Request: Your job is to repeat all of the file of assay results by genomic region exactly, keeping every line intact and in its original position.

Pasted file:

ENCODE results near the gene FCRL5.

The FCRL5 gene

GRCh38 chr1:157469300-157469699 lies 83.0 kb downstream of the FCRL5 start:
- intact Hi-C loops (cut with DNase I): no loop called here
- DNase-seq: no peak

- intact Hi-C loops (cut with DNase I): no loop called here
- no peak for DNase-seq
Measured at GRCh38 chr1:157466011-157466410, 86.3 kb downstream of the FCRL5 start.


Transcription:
ENCODE results near the gene FCRL5.

The FCRL5 gene

GRCh38 chr1:157469300-157469699 lies 83.0 kb downstream of the FCRL5 start:
- intact Hi-C loops (cut with DNase I): no loop called here
- DNase-seq: no peak

- intact Hi-C loops (cut with DNase I): no loop called here
- no peak for DNase-seq
Measured at GRCh38 chr1:157466011-157466410, 86.3 kb downstream of the FCRL5 start.